After programming with C and C++ for a few years using Borland C++ (first 2.0, then 5.02), I got used to being able to change text/background colours, clear the screen, and move the cursor to x, y all with a standard (so I thought) library: conio.h. Well, after getting into Linux and playing with C on Linux, I found that those commands weren't implemented at all in a standard library, it was just a nice idea of Borland's to make such things simple to do. I've played with Visual C++ as well (partly at college for assignment work, partly at home, for the sake of learning about different IDEs), and found that Microsoft have also kindly provided a 'simple' way of doing it - the Windows Console API.

What does this mean for those of us who have our Linux boxes for programming? Ask on any Linux programming board or newsgroup, and the answer will almost always be 'use ncurses.' So, I built ncurses on my boxes and typed in a demo program:

#include <ncurses.h>

int main() {	

  return 0; }
What's so bad about that? Well, you have to : What's more, where a 'hello, world' program might, with normal C, come out of the compiler at ~10K, using ncurses it comes out at ~150K. Neither might sound like much in this time when anything under 10M or so is considered spare change, but the difference is still extreme: the ncurses executable is around fifteen times as big as the 'standard' C executable.

I thought to myself 'there's got to be a simpler way of doing this, without ncurses,' because even ls on a modern Linux box will output in colour, without wiping the screen. So I looked around, and looked around, and eventually I discovered the answer: ANSI escape sequences!

But there is a potential problem there, too: typing 'printf("\e[2J\e[0;0m")' into a C program might get a little tedious, especially when it's not the only escape sequence I'm using. What do I do?


I write a library. Now I can write a program in C on my Linux box, and I can move the cursor around at will, or change the colour of the text and background, or even clear the screen, without making the executables fifteen times as big as they should be. All I have to do is include a (currently) ~5K header into my source.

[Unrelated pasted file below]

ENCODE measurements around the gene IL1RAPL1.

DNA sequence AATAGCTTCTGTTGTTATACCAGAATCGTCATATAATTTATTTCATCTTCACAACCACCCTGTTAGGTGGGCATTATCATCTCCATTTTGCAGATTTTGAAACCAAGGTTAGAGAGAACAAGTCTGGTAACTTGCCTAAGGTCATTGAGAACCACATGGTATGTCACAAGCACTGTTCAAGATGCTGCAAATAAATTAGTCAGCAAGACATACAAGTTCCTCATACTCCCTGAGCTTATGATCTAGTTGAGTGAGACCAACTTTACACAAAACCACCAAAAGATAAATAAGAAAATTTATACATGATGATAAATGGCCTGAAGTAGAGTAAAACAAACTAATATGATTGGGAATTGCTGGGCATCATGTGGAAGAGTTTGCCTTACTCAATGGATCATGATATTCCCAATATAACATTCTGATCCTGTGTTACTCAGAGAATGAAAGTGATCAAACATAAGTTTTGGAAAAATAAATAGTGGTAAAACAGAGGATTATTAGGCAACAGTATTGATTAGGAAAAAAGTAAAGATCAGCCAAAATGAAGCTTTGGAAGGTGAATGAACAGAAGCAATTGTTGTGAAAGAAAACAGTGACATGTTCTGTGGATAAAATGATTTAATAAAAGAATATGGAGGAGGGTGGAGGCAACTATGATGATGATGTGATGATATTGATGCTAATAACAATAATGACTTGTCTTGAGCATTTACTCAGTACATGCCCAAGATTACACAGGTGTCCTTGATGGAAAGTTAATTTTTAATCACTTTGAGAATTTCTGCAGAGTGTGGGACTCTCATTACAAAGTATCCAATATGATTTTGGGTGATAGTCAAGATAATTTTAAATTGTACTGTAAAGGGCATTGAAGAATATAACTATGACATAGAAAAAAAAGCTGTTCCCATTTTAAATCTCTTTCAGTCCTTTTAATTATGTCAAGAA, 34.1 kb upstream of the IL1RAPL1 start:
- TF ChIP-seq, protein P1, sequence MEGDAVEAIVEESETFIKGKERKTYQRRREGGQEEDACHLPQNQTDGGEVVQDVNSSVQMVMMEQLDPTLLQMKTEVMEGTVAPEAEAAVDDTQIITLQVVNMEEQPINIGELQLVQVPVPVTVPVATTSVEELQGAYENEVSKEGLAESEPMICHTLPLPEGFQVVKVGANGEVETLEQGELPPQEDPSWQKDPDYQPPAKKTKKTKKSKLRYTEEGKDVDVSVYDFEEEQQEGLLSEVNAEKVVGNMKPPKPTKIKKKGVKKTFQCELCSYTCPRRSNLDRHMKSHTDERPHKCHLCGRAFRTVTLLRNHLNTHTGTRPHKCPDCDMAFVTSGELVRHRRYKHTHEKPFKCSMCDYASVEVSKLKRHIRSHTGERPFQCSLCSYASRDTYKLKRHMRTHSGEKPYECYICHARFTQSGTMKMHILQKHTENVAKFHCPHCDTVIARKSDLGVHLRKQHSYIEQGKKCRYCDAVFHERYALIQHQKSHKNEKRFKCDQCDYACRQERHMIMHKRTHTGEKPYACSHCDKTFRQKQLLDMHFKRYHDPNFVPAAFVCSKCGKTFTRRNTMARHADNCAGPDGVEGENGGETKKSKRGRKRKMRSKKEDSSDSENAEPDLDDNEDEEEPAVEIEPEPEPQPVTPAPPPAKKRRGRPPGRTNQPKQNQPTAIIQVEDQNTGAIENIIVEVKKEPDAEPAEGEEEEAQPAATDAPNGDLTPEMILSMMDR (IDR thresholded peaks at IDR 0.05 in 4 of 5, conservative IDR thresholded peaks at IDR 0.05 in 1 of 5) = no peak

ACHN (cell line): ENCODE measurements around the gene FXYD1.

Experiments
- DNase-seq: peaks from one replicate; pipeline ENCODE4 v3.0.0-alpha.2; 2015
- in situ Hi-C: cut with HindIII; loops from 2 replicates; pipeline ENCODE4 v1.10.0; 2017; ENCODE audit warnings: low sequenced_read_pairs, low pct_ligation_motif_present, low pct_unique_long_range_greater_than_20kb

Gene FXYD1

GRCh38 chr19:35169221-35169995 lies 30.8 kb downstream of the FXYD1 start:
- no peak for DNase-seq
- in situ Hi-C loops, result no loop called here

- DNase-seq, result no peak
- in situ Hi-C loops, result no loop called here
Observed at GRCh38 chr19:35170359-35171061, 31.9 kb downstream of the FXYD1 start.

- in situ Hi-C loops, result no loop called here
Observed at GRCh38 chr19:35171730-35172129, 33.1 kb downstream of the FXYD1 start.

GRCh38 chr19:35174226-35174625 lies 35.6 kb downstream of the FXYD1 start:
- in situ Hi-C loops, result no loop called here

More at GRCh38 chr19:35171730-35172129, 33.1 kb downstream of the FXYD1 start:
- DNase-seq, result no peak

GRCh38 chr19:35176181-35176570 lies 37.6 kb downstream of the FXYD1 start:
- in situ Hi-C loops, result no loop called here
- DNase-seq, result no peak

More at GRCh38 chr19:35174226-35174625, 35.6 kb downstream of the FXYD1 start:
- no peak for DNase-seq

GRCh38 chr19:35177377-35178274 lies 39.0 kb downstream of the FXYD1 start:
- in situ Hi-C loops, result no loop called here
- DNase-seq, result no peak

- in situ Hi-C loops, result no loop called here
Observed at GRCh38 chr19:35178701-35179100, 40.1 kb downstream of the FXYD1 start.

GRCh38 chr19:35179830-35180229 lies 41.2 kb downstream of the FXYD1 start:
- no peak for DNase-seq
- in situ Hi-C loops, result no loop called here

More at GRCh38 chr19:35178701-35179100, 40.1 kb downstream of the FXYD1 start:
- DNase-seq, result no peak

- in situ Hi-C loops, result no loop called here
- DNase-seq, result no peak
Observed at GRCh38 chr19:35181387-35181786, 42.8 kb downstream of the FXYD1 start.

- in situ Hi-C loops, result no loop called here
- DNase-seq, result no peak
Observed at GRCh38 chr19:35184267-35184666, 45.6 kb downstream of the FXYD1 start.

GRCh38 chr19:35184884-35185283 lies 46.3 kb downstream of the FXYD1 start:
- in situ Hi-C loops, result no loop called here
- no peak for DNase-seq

And I've decided to make it available here, for anyone who wants a quick way to do things for which most people would tell you 'you need to use ncurses.' I'm releasing it under the General Public License. If you try it and like it, please let me know. If you try it and have a suggestion or three, please let me know. If you think the idea sucks, let me know. But if you just want to rail at me, I have a different email address, specially for that purpose: /dev/null.

Obviously, the library can't compete with ncurses: I'd imagine that it's got loads of really useful stuff in it that justifies the massive executables. This is as much a learning experience for me as a practical tool, and, even though it's little more than a 'toy' header, I hope it's useful to whoever tries it out.

To install screen.h properly, download the tarball below and extract it, then run the install shell-script in the screen.h directory as root. When you've installed it, you can include it in your programs as you would any other library. There is also a manual provided, which is copied to the appropriate place when you run the install script, and a copy of the same manual provided as a pdf (I've also made it available separately).

By downloading the files on this page, you are agreeing to and accepting the terms of the GPL.

Happy Hacking.

Version Link What it is
5 screen.h.tar.gz The screen.h files
5 screen.h.pdf The manual, including a tutorial

This website is (C) Copyright Mark Tuson 2010.
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